Please use this identifier to cite or link to this item: http://ahro.austin.org.au/austinjspui/handle/1/9349
Title: Training novice clinicians improves observation accuracy of the upper extremity after stroke.
Authors: Bernhardt, Julie;Bate, P J;Matyas, T A
Affiliation: National Stroke Research Institute, Austin & Repatriation Medical Centre, Heidelberg West, Victoria, Australia. JBernhardt@austin.unimelb.edu.au
Issue Date: 1-Nov-2001
Citation: Archives of Physical Medicine and Rehabilitation; 82(11): 1611-8
Abstract: To determine whether training influenced the accuracy of observational kinematic assessment (OKA) of hemiplegic upper extremity impairment and to elucidate the contribution of knowledge of results to learning.Intervention study; before-after testing of OKA accuracy after training, using 2 trained groups (with knowledge of results, KR group; without, NKR group) and 1 control group with a 1-week retention test.Tertiary teaching.Fifty-one first-year physical therapy student volunteers acted as observers. They were ranked on pretest accuracy and then randomized into groups. A consecutive sample of 11 stroke patients and 4 nondisabled subjects acted as performers.Performers were videotaped with 3 cameras and upper extremity kinematics derived using computer-assisted motion analysis. Training and test videotapes were generated. Training groups received video-based training of path indirectness accuracy on 4 occasions. The OKA accuracy of all observers' judgments of speed, jerkiness, and path indirectness were examined pretest and posttest.Accuracy reported as mean absolute error, which was calculated as difference between observers' judgments and criterion kinematic values.The KR and NKR groups showed reduction in mean absolute error after training of 34.8% and 6.2%, respectively. Improvements were retained after a 1-week no intervention period. Transfer to trained, but not untrained kinematic parameters occurred. The control group did not change.OKA accuracy is susceptible to training and knowledge of results aids learning. However, training is task specific.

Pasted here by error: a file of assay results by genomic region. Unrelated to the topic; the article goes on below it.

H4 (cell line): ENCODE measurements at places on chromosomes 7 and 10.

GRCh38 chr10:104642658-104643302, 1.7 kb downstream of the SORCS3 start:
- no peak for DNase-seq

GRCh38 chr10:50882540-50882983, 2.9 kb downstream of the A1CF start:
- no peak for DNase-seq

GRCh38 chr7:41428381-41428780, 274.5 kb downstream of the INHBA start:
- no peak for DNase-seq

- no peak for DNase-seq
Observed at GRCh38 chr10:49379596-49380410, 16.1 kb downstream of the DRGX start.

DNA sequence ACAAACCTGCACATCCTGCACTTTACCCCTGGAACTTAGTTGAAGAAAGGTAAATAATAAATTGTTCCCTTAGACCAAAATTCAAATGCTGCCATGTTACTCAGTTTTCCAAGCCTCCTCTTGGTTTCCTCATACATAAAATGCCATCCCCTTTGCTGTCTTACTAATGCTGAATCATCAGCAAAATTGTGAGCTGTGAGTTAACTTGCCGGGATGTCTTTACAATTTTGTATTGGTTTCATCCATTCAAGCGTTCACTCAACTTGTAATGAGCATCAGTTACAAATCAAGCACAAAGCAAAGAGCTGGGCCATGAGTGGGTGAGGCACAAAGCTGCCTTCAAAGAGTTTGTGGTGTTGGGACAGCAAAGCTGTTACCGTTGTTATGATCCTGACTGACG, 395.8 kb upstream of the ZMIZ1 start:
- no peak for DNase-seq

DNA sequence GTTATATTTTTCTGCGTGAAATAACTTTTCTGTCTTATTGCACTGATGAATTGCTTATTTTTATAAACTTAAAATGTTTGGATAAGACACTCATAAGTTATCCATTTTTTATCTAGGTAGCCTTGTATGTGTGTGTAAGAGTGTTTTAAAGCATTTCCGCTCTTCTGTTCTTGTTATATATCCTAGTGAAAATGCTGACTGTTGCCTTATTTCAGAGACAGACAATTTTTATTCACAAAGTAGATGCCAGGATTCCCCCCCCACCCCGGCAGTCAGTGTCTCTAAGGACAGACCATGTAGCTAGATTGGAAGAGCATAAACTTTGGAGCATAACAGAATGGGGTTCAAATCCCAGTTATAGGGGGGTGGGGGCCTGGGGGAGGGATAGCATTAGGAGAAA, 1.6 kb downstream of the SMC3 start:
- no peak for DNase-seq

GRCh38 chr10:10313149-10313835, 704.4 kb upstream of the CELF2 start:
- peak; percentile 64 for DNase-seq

Internal ID Number: 11689983
URI: http://ahro.austin.org.au/austinjspui/handle/1/9349
DOI: 10.1053/apmr.2001.25143
URL: http://www.ncbi.nlm.nih.gov/pubmed/11689983
Type: Journal Article
Subjects: Adult
Arm
Clinical Competence
Education, Professional.methods
Female
Hemiplegia.diagnosis.etiology.physiopathology
Humans
Male
Physical Therapy Specialty.education
Stroke.complications.physiopathology
Appears in Collections:Journal articles

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